October 13, 2010
The U.S. Food and Drug Administration (FDA) announced today that the agency is requiring the labels of bisphosphonate osteoporosis drugs Fosamax, Fosamax Plus D, Actonel, Actonel with Calcium, Boniva, Atelvia and Reclast (and their generic products) to include a warning about increased risk of fracture of the thigh bone.
Doctors prescribe these bisphosphonates for the prevention or slowing of bone loss, or osteoporosis, in postmenopausal women. Prescriptions for bisphosphonates in the U.S. number more than 5 million yearly.
Patients taking bisphosphonates have reported leg fractures including atypical subtrochanteric femur fractures, fractures in the bone just below the hip joint, and diaphyseal femur fractures in the long part of the thigh bone. Patients who suffered fractures also reported hip or thigh pain in the months preceding the fracture. The FDA says that it is unclear whether bisphosphonates are the cause. However, patients taking the osteoporosis drugs are the predominant the victims of unusual femur fractures. These atypical fractures may be related to long-term term bisphosphonate use.
In March, the FDA issued a notice that it was investigating the potential risk of atypical bone fractures and working with the American Society of Bone and Mineral Research.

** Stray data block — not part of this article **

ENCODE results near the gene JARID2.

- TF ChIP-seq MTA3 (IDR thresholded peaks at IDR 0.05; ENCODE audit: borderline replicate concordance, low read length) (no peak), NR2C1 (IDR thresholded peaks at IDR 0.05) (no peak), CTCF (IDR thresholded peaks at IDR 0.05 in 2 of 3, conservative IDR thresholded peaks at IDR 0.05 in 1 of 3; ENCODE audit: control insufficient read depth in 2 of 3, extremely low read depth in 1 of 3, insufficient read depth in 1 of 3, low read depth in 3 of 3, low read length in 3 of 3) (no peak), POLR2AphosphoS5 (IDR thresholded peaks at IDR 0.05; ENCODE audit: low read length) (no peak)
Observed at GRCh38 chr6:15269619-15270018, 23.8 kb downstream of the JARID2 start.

In addition to the new labeling requirements, the drug manufacturer must give patients taking bisphosphonates a medication guide that warns of the risks of leg fractures, describes the symptoms of atypical femur fracture and recommends that patients notify their healthcare professional if they develop symptoms.
The FDA recommends that if you currently take a bisphosphonate, you should:
- Continue to take your medication unless you are told to stop by your healthcare professional.
- Talk to your healthcare professional if you develop new hip or thigh pain (commonly described as dull or aching pain), or have any concerns with your medications.
- Report any side effects with your bisphosphonate medication to FDA’s MedWatch program
This notice does not affect bisphosphonate drugs that only are used to treat Paget’s disease or high blood calcium levels due to cancer (i.e., Didronel, Zometa, Skelid, and their generic products).
A study released in September 2010 found that people who take bisphosphonates such as Actonel, Boniva and Fosamax for more than five years might have double the risk of developing cancer of the esophagus.